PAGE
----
Call over nursery 'birthday discrimination'
A think tank has called for all nursery children in Scotland to be given a full two years of pre-school education.
Scottish children are entitled to receive government-funded nursery education from the age of three until they start primary school.
But Reform Scotland said this resulted in some children receiving the full two years, while others get only 15 months.
This "birthday discrimination" leads to a gap in learning for the child, it argued.
The think tank pointed out that government funding for nursery provision begins only in the term after a child turns three, so any child who begins school at the age of four receives less than two years of government-funded provision.
This means that a child can be entitled to up to nine months less nursery provision at a local government nursery, or a family using a partnership provider could receive about £1,000 per child less in funding than others, purely as a result of the date of birth of their children.
Reform Scotland called for a system where all children are offered a full two years of government-funded nursery provision irrespective of their age at the commencement date.
To achieve this, provision should commence at a fixed point in the year - probably August - two years before the child is due to start school.
It has calculated that the policy change would result in about 27,000 additional registrations, which could potentially be covered by the spare capacity in the system currently, although it acknowledged there would be some additional costs such as staffing.
Alison Payne, Reform Scotland's Research Director, said it was a "question of equality".
She added: "It cannot be deemed to be fair that children and hard-pressed families are offered such widely divergent periods of funded nursery provision purely because of when the child's birthday falls.
"A child born in October of any given year will start school at the same time as one born in July, yet the October child is entitled only to 18 months of government-funded provision as opposed to the two years offered to the July child.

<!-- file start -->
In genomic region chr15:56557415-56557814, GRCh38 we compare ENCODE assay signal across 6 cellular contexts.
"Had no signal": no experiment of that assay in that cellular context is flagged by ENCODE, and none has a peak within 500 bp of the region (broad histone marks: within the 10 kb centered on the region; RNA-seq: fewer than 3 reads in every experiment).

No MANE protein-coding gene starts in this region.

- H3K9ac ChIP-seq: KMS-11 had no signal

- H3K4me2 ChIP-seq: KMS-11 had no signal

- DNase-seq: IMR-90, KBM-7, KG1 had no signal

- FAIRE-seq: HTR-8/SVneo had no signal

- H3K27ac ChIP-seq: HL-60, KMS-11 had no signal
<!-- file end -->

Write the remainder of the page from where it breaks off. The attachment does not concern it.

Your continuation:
"A new year baby, born in January of the following year but starting school with the July and October children, will be entitled to even less - only 15 months.
"Not only does the system discriminate against younger school-entrants in terms of the gap in learning with their older counterparts, for families using partnership nurseries it can cost them over £1,000."
She welcomed the Scottish government's commitment to extend the current government-funded provision from 475 hours to 600 hours in the Children and Young People Bill, but said unless the birthday anomaly was addressed it would widen the entitlement gap.
Ms Payne added: "We want the government to use the bill to end this inequality and ensure that all children are entitled to two years of 600 hours of government-funded nursery provision. The existing age discrimination is indefensible and we hope the government will now recognise this.
"The government provides seven years of primary education irrespective of a child's date of birth. It should do the same for nursery provision. Two years must mean two years."
A Scottish government spokesman said: "Our Children and Young People Bill aims to provide more high quality early learning and childcare for children than ever before, providing children in Scotland with the best start in life.
"The Bill also aims to provide greater flexibility of provision to meet the needs of children and their parents.
"We are aware of this particular issue and it is part of our wider considerations around the forthcoming Bill."